Listen to the Ali on the Run Show!
- November 14, 2019 by AliAli on the Run Show Episode 189: Running Industry Hot Takes with Phoebe Wright
- November 13, 2019 by AliAli on the Run Show Episode 188: Nikki Hiltz & Therese Haiss
- November 6, 2019 by AliAli on the Run Show Episode 187: I'm a New York City Marathon Race Announcer!
- November 4, 2019 by AliAli on the Run Show Episode 186: Why It's An Exciting Time for Women's Running LIVE Show
- October 30, 2019 by AliAli on the Run Show Episode 185: Janelle Hartman, Final Finisher of the 2018 New York City Marathon
New York City Marathon 2015 Recap: From The #Mile7 Water Station
I have no voice, my whole body is sore, and I’m exhausted. I woke up yesterday with a slight hangover and a major urge to register for the next race I can find.
It is officially the week after the New York City Marathon.
Of course, I didn’t actually run the race this year. But still.
This year, I was honored to volunteer at the #Mile7 water station in Brooklyn with my November Project family. Last year, running through Mile 14 — the November Project-manned water station — was one of the best parts of my race. So I was excited to get to return the favor this year by being at our Mile 7 water station and screaming my face off while hydrating the runners.
The New York City Marathon is, as any New Yorker will tell you, the best day in New York City. It truly is the one day a year that the entire city seems to unite in the most magical, supportive way. The runners, the spectators, the volunteers, and especially the international visitors — everyone is so happy. It’s incredibly special.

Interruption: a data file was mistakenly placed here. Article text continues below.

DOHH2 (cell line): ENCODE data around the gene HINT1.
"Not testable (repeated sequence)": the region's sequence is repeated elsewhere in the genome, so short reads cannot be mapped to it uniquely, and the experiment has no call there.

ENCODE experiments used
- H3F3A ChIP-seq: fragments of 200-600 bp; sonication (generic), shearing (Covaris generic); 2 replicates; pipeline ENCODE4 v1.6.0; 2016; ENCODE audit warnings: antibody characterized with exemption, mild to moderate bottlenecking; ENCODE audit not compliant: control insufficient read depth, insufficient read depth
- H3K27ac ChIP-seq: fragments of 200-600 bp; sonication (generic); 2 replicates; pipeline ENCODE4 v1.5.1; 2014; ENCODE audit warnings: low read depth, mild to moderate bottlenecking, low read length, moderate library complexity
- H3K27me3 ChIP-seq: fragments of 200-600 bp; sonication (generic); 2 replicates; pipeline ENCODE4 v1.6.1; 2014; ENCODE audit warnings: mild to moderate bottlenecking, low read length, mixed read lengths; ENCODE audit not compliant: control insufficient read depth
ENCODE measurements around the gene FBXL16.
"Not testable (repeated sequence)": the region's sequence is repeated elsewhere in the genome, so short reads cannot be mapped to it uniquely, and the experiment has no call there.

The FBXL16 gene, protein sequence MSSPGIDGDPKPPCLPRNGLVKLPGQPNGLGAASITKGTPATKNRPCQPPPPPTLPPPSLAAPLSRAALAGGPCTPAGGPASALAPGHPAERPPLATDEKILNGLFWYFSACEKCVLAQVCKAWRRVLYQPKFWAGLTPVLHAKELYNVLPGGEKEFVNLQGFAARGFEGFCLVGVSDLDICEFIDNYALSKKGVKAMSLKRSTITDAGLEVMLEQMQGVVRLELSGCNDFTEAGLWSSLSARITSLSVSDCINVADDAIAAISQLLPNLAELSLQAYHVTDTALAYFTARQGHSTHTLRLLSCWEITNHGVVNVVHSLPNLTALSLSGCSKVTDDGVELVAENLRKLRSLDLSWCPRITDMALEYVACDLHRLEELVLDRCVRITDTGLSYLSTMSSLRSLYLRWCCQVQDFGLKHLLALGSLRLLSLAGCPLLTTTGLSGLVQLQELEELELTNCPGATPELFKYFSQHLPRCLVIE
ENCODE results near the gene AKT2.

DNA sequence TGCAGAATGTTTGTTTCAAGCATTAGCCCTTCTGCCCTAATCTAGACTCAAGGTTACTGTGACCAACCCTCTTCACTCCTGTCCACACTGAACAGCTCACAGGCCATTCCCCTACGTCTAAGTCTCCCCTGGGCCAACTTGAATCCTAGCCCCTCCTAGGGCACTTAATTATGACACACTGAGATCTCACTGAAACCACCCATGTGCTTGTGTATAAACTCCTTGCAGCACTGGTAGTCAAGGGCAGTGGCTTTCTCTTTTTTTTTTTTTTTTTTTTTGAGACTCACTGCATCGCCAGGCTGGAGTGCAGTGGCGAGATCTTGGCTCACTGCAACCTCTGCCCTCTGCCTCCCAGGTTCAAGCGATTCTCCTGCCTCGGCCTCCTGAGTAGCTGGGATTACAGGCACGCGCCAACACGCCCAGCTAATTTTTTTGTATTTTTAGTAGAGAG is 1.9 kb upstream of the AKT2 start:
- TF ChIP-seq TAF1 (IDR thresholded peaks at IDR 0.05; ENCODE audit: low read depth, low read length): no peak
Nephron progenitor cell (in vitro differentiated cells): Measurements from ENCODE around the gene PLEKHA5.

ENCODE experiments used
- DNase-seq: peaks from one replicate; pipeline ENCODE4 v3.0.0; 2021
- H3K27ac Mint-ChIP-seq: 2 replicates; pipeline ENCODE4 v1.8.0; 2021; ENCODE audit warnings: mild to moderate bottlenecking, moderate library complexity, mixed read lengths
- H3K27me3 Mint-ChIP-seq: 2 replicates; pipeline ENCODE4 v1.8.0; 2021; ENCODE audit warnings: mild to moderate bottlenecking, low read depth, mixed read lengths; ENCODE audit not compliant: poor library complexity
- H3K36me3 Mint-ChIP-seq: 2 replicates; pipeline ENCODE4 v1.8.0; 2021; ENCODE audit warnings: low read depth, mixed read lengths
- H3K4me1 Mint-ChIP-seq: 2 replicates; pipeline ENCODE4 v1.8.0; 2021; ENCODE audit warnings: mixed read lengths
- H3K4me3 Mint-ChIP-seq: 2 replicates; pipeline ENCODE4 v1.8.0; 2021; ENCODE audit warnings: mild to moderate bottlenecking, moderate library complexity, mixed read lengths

I’ve lived in New York City for eight years now (whoa). I’ve spectated the race four times, I’ve not run it once (the year it was canceled because of Hurricane Sandy), and I’ve actually run it twice. Any way you can be a part of the marathon is wonderful. Running it is, of course, my favorite way to experience the race. Spectating is thrilling and fun, and even watching the coverage on TV is inspiring.
This year was my first year as a volunteer, though, and it was such a unique way to experience the marathon. Here’s what I learned during my day on the course.
You still have to get up really early. There are a lot of logistics involved in organizing and executing a 26.2-mile race for 50,000 runners across five boroughs. For runners, that means getting up early to get yourself to the start in Staten Island hours before you’ll actually start running. For volunteers — for us, at Mile 7 — it meant arriving at our set location at 6:30 AM. I was up at 4:30 to leave my apartment by 5:30 in order to get there on time (and I was still 10 minutes late).